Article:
WHAT DO I SAY TO MY KID ABOUT TRAGEDY?

Until now, I've avoided writing here about the mass shootings, the bombing, the natural disasters, and other recent tragedies in the world. I thought I would leave them to those who know what to say better than I. Today, I am moved to speak.    

Much, I am sure, like you, my heart breaks when I hear of disasters. As a person, who feels the Conversations with God concept We Are All One to my core, I experience the loss of life as if those people are my own neighbors, people I know, not as nameless or faceless strangers. I weep for the people who are hurt or killed, their families and for society at large.     

I do not feel more or less devastated when the tragedy is man-made or natural because I do not value any life more than another. While I sometimes wish we would find positive ways to prevent the "senseless" or "preventable" ones; I don't think that changes their effect on society or their import. Times are tumultuous enough with all of the political and ideological unrest; another disaster, natural or otherwise, just seems like fuel on the fire of an already tense environment. Yet there will be those that want to capitalize on it for political or emotional points, who will make calls for banding together for the common good (a wonderful sentiment) but will forget those calls as soon as the dust settles and will be back to fighting again.    

But how does all of this affect parenting? How does a person living in the New Spirituality handle discussions of tragedy in a home where children are present? I don't have any answers for you, sorry! But maybe my ideas will help you brainstorm how you can deal with it in your own family. Remember: There is no such thing as right and wrong.    Honestly, my ideas about this are evolving as my daughter gets older. When she was very small (as in, a baby and couldn't understand anything!) I thought I would always be honest with her - don't sugarcoat, show her the world as it is, teach her how to process it - so that she will be equipped to handle it without being derailed.     

Then as her personality became apparent my thoughts changed. She is very loving, sensitive and takes things seriously; she internalizes external events more than I would hope for her. So I backed off, became more protective of her knowledge and began to show her the selective truth about tragedy. Shielding her from the more gruesome, gory details, and in some cases (the Newtown Shootings, specifically) not telling her about them at all until days later. But recently, as she is becoming, simultaneously, more self-aware and more conscious of world events I am having a harder time insulating her completely.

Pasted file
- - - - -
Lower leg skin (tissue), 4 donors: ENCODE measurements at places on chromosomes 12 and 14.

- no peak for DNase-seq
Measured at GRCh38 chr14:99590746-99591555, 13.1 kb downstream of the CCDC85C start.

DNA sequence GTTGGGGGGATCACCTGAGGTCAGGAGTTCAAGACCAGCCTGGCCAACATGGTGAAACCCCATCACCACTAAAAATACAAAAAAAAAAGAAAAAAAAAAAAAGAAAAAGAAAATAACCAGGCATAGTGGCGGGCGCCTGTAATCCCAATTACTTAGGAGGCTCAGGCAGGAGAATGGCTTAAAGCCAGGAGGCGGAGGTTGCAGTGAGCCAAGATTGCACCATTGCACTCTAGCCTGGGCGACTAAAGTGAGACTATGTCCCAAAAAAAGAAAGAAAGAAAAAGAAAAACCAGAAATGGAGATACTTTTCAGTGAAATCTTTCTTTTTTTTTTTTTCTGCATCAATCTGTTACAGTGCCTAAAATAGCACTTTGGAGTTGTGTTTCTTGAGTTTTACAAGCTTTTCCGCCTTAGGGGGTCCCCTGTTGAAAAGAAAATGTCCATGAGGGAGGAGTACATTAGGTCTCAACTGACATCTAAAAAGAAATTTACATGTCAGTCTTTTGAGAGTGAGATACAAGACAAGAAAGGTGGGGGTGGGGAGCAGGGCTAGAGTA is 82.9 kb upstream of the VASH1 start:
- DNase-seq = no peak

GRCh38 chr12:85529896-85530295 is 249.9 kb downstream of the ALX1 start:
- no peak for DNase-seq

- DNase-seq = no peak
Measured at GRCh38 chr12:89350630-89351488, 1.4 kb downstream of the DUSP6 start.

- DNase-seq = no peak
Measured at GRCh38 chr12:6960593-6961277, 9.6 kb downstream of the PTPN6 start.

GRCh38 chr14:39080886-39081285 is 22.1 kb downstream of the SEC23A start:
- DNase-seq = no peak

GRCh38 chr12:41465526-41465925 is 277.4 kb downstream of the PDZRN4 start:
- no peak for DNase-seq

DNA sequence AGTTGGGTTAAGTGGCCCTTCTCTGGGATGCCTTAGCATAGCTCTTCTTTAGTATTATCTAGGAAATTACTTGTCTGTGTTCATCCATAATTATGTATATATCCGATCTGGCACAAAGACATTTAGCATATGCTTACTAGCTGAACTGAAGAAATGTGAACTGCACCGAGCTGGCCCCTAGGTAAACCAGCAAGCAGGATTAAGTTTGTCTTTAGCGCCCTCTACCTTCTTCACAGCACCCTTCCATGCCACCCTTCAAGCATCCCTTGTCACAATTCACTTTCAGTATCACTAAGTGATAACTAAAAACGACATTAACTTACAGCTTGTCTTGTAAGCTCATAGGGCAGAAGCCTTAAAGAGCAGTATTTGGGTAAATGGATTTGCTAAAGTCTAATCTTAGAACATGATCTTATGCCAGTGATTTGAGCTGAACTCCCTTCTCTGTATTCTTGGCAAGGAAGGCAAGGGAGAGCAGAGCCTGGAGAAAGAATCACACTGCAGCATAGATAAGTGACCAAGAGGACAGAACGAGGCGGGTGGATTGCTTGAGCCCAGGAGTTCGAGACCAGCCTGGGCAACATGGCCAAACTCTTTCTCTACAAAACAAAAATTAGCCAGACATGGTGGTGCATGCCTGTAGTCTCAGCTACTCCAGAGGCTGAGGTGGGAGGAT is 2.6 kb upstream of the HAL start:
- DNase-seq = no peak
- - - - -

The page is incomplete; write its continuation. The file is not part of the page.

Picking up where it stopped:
I'm not surprised by change; I expect that, what I am surprised by is how difficult it is to walk the tight rope of information-giving. Do you have this same challenge with your child? Children are inquisitive and they want to know what is going on in the world around them; yet they also want to feel safe and sheltered.    

My fear…I admit it even though I know Love is all there is, I still experience fear from time to time…my fear or trepidation is that it is all so confusing for adults, how are children going to process it? And what can we, as parents, do to help them? There is a wonderful quote by Mr. Rogers about finding the helpers in times of tragedy to help children focus on the positive. There is probably merit in that, but how can we further help our children to assuage their feelings of insecurity after something bad happens?    

I don't know. My daughter slept with us last night due to the storms that came through Missouri after she heard a little bit about the Oklahoma tornado. She just could not sleep otherwise. I guess in that moment, she felt insecure alone. After the Boston bombings - we tried to insulate her as much as possible but you would have had to go "radio silent" for 3 weeks to have avoided all discussions – she questioned me constantly in public places about how you would know if someone had a bomb. I did everything I could to reassure her that while we never know what will happen next mommy will always protect her to the best of my ability.     

We talk a lot about how life is unexpected and that "we create our own reality" means, not that we can control what happens around us, but that we can control how we live in, how we interpret, and how we let events affect us. I don't know that I am doing it "right" for her, only time will tell. All I know is that I am answering her every question with love and as much honesty as I can. I hold her tight and I try to calm her fears. I spend my days trying to fill her life with exploration, beauty, light, nature and connection to others. The rest, how she interprets the world internally, is up to her, as it is with every human being!    

My wish today is for peace and healing to come to those in Oklahoma. That people there feel the light and love of us all as they go through these next few days.

Namaste.

Originally printed on The Global Conversation Online Newspaper, (2013). All Rights Reserved.